Book Review:
Galloping at Everything


By Ian Fletcher


While Britain's infantry of the Napoleonic Period won undying fame for its courage and reliability, the same could not be said of that country's cavalry.

Flighty, ill-disciplined and almost uncontrollable at times, history has painted a bad picture of the mounted arm of the British army.

But does the cavalry deserve such a reputation? Author and historian Ian Fletcher thinks not and has investigated the issue in depth.

Galloping at Everything: The British Cavalry in the Peninsular War and at Waterloo 1808-15 from Spellmount, is Fletcher's defence of the horsemen of Britain.

He begins his work by looking at all aspects of Napoleonic cavalry in Britain from the officers and men, their horses, organisation, tactics, training, weapons, its day-to-day picquet duties and how Spain and Portugal were unsuited to horses.

Fletcher also makes it obvious that few cavalry officers were suited to command and names only two as excellent - Henry Paget, later Lord Uxbridge, and Gaspard Le Marchant. Stapleton Cotton gets a thumbs up, but it is a bit of a back-handed compliment as the author says Wellington liked him because he'd do as he was told.

Some of the most interesting parts of the book come where he details some of the exploits of other officers - such as Mad Jack Slade - and they can be very amusing.

Having explained the good and bad points of the horsemen, Fletcher then goes through how they performed during the Peninsular War and in certain key actions.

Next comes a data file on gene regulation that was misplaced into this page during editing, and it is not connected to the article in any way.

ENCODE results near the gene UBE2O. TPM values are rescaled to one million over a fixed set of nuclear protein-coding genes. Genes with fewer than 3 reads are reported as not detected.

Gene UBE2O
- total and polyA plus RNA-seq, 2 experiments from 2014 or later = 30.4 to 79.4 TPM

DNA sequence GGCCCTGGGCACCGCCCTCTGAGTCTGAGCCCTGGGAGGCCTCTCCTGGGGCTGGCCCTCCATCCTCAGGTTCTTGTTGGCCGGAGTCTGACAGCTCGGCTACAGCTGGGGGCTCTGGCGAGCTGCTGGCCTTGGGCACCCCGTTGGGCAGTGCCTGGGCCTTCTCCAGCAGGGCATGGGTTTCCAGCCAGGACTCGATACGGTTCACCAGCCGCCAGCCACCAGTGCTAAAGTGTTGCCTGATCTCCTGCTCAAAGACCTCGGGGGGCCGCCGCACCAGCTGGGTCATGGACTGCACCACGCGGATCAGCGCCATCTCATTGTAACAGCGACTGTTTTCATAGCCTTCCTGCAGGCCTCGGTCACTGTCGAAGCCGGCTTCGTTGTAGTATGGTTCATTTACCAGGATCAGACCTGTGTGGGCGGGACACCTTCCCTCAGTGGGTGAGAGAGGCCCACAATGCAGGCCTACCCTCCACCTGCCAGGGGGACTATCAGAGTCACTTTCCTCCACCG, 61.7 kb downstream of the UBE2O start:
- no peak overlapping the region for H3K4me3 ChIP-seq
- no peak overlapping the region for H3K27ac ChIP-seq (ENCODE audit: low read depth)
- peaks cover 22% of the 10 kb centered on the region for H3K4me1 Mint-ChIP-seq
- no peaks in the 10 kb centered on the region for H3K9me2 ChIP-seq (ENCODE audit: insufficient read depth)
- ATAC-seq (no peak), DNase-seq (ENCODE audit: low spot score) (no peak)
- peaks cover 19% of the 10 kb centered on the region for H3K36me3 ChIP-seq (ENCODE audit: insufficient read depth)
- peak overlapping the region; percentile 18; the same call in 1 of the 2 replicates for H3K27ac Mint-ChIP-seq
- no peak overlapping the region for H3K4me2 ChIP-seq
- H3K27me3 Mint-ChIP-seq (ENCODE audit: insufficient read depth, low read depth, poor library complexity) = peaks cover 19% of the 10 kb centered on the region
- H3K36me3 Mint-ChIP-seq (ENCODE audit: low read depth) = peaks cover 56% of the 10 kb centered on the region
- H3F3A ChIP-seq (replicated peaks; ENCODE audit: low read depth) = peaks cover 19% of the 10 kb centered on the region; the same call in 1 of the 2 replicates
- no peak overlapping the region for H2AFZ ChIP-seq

From the overenthusiastic and disastrous charge of the 20th Light Dragoons at Vimiero, the successes at Sahagun and Benavente, the controversy that raged over who was to blame for the heavy losses at Campo Mayor, and "the unluckiest" cavalry combat at Maguilla.

Fletcher also examines the performances at Waterloo, including the crucial charge of the Union Brigade and its unabandonned pursuit that led to horrendous numbers of troopers being killed.

Despite the major hiccups, however, Fletcher examines and explains that Britain's cavalry performed very well overall and despite being greatly outnumbered, the cavalry usually bested its French counterparts in both small engagements and set battles.

Fletcher also has the temerity to question the Duke of Wellington's ability in handling his cavalry - as most of the great successes of that arm came when the commander was not present!

Galloping at Everything: The British Cavalry in the Peninsular War and at Waterloo 1808-15 is yet another excellent work from Ian Fletcher and should make people take another, more discerning look, at how good Britain's cavalry was during those crucial campaigns.

If you need to know anything about cavalry of the period then you need look no further.

- Richard Moore




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